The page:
The ongoing battle over a proposal to lift U.S. government protections for the gray wolf (Canis lupus) across the lower 48 states isn’t likely to end quickly. An independent, peer-review panel yesterday gave a thumbs-down to the U.S. Fish and Wildlife Service’s (USFWS’s) plan to delist the wolf. Although not required to reach a consensus, the four researchers on the panel were unanimous in their opinion that the proposal “does not currently represent the ‘best available science.’ ”
“It’s stunning to see a pronouncement like this—that the proposal is not scientifically sound,” says Michael Nelson, an ecologist at Oregon State University, Corvallis, who was not one of the reviewers. Many commentators regard it as a major setback for USFWS, which stumbled last year in a previous attempt to get the science behind its proposal reviewed.
USFWS first released its plan for removing the gray wolf from the endangered species list in June 2013. The plan also called for adding the Mexican gray wolf, a subspecies that inhabits the southwest, to the protected list. At the time, there were approximately 6000 wolves in some Western and upper midwestern states; federal protections were removed from the gray wolf in six of those states in 2011. More than 1 million people have commented on the plan. But regulations also require that the agency invite researchers outside of the agency to assess the proposal’s scientific merit.
At its core, the USFWS proposal relies on a monograph written by its own scientists. They asserted that a different (and controversial) species, the eastern wolf (Canis lupus lycaon) and not the gray wolf, had inhabited the Midwest and Northeast. If correct, then the agency would not need to restore the gray wolf population in 22 eastern states, where gray wolves are no longer found.
But the four reviewers, which included specialists on wolf genetics, disagreed with USFWS’s idea of a separate eastern wolf, stating that the notion “was not universally accepted and that the issue was ‘not settled’ ”—an opinion shared by other researchers. “The designation of an ‘eastern wolf’ is not well-supported,” says Carlos Carroll, a conservation biologist at the Klamath Center for Conservation Research in Orleans, California, who was not a member of the review panel.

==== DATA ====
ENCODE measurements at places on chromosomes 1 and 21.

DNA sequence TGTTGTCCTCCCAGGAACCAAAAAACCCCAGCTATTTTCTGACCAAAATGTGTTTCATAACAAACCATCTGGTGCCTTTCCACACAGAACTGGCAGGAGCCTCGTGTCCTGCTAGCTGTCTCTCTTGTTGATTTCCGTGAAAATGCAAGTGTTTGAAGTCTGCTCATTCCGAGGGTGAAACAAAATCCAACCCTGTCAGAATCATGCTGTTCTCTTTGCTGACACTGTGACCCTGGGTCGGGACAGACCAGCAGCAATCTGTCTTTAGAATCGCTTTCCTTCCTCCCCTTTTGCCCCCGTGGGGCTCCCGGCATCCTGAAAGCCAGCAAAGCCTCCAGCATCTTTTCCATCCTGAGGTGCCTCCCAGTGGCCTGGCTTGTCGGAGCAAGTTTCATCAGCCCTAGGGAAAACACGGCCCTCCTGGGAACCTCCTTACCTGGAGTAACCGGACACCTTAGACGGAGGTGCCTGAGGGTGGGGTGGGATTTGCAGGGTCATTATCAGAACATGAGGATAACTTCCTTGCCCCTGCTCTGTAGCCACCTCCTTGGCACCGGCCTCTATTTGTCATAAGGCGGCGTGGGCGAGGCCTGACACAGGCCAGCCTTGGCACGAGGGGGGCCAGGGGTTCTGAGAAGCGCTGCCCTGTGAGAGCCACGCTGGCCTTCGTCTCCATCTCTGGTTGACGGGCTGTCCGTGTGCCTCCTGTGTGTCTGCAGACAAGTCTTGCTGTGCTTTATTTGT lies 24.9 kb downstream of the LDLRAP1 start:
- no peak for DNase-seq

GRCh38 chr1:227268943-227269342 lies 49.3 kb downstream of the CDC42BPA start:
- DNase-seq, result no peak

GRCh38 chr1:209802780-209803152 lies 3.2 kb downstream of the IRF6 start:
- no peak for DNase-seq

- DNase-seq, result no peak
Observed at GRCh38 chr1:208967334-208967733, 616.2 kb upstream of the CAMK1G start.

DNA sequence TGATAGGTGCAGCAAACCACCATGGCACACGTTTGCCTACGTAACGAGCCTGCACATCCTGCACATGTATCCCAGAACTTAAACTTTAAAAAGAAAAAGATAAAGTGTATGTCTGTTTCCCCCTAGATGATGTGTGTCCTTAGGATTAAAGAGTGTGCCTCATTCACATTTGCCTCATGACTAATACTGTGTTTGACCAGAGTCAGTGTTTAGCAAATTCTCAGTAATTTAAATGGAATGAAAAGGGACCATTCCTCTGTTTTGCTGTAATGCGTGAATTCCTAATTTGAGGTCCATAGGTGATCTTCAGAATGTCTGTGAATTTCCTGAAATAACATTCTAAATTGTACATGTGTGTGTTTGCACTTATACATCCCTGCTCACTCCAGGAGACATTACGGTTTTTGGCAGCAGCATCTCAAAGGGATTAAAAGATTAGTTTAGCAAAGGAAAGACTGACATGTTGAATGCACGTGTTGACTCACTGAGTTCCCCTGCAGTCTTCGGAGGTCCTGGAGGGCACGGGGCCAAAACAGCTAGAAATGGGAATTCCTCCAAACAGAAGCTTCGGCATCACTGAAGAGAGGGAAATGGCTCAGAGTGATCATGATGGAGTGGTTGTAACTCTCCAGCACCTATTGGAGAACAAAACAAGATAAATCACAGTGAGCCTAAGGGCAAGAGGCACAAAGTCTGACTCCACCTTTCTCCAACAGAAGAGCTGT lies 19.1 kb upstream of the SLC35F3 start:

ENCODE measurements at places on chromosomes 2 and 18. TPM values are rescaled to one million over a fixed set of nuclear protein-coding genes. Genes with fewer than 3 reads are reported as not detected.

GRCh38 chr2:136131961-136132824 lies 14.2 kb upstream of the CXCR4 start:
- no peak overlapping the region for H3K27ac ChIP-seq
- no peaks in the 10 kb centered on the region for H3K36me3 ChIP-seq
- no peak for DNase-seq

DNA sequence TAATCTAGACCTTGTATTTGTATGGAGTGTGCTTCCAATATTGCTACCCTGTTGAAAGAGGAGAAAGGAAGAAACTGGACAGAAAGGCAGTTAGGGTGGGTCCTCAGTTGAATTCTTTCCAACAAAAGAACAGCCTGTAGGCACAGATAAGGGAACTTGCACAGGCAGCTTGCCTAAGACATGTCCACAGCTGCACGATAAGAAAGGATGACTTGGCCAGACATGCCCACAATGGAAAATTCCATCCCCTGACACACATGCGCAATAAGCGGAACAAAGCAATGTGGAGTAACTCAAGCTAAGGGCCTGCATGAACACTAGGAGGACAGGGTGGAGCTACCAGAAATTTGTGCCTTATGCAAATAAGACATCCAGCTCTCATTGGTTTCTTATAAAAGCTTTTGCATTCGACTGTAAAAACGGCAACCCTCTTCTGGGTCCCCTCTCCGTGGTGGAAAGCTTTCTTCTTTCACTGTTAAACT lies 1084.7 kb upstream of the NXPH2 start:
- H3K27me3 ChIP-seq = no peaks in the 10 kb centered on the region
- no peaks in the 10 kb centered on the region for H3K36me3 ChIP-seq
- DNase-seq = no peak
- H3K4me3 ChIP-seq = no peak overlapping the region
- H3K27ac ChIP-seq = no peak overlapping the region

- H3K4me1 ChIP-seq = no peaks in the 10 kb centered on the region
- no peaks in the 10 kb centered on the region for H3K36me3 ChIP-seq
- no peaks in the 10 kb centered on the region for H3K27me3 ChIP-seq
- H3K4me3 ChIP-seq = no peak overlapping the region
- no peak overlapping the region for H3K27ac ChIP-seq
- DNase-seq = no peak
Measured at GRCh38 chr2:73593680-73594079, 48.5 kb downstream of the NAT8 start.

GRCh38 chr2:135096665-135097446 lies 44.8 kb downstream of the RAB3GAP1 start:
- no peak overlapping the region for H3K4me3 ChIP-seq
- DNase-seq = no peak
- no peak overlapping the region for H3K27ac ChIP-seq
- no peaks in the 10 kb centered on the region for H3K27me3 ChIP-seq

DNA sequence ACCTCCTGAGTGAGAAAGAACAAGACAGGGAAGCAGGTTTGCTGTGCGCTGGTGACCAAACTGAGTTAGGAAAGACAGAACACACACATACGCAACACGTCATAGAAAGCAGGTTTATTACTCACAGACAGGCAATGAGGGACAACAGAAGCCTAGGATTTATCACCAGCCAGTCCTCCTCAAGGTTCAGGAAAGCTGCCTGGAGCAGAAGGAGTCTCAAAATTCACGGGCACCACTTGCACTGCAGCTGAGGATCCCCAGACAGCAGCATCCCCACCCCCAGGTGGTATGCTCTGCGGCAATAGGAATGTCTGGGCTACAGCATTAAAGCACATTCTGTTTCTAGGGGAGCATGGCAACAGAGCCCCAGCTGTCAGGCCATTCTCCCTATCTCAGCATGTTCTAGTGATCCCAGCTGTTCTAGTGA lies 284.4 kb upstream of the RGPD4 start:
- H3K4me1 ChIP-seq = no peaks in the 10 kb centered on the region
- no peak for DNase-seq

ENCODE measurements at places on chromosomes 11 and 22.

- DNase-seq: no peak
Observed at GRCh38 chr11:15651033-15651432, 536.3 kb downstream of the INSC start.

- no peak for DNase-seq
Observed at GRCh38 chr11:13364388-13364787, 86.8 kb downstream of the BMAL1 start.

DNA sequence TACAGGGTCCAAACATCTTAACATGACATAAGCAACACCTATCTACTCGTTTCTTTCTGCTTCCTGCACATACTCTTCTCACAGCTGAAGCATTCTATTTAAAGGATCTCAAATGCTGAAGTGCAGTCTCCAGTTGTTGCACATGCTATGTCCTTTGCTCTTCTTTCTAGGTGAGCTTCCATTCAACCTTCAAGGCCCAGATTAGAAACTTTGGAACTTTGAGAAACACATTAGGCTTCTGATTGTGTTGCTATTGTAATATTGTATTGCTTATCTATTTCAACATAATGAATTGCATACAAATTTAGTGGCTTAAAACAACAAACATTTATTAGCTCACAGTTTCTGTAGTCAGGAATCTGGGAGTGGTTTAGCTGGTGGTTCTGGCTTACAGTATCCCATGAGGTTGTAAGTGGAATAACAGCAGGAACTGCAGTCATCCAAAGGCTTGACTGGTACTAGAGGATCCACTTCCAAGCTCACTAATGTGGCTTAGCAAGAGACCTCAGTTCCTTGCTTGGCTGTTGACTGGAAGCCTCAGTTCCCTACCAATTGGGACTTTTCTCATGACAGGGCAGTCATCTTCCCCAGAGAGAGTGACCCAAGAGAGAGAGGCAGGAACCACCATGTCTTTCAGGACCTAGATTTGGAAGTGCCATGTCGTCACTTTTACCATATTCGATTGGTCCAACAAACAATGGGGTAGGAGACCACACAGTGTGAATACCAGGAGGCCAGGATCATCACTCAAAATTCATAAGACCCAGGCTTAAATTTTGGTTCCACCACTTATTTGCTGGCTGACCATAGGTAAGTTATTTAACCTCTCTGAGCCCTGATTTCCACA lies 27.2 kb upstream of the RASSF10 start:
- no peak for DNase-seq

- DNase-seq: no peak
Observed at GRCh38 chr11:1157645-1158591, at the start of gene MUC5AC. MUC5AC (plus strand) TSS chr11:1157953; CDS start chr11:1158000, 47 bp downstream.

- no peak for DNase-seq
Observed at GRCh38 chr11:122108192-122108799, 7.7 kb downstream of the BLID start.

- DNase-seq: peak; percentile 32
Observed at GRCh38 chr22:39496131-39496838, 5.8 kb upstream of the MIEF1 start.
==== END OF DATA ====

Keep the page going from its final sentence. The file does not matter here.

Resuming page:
Overall, the agency’s “driving goal seemed to be to identify the eastern wolf as a separate species, and to use that taxonomic revision to delist the gray wolf,” says Robert Wayne, a conservationist geneticist at the University of California (UC), Los Angeles, and one of the reviewers. If that were to happen, he says, it would be the first time that a species was removed from the federal endangered species list via taxonomy. “It should happen when a species is fully recovered,” Wayne says, “and the gray wolf is not. It’s not in any of those 22 eastern states—that’s why it’s endangered there.”
The panel’s statements will make it difficult, outside observers say, for USFWS to move forward with its proposal. The Endangered Species Act requires that decisions to remove a species from federal protection be based on the “best available science.” And because the reviewers have concluded this is not the case, “you’ve got to think that the [service] must go back to the drawing board,” says Andrew Wetzler, director of land and wildlife programs for the Natural Resources Defense Council in Chicago, Illinois, an organization that advocates for continued federal protections for the wolf.
Gray wolves were exterminated across most of the lower 48 states in the last century. They were placed on the endangered species list in 1975, and successfully reintroduced into Yellowstone National Park and Idaho in 1995. Gray wolves also made a comeback in the Great Lakes region, where they now can be legally hunted. Idaho, Wyoming, and Montana also have wolf hunting and trapping seasons. Smaller gray wolf populations that aren’t legally hunted are found in Washington and Oregon.
The agency’s reaction to the peer-review comments has been somewhat muted. In a press statement, it thanked the National Center for Ecological Analysis and Synthesis at UC Santa Barbara for conducting the review. USFWS Director Dan Ashe noted that “[p]eer review is an important step in our efforts to assure that the final decision on our proposal to delist the wolf is based on the best available scientific and technical information,” and that the panel’s comments will be incorporated in the ongoing process of reaching a decision on the fate of the gray wolves.
The peer-review report is now available online. USFWS will reopen the public comment period on its delisting proporal on 10 February, and will accept comments through 27 March.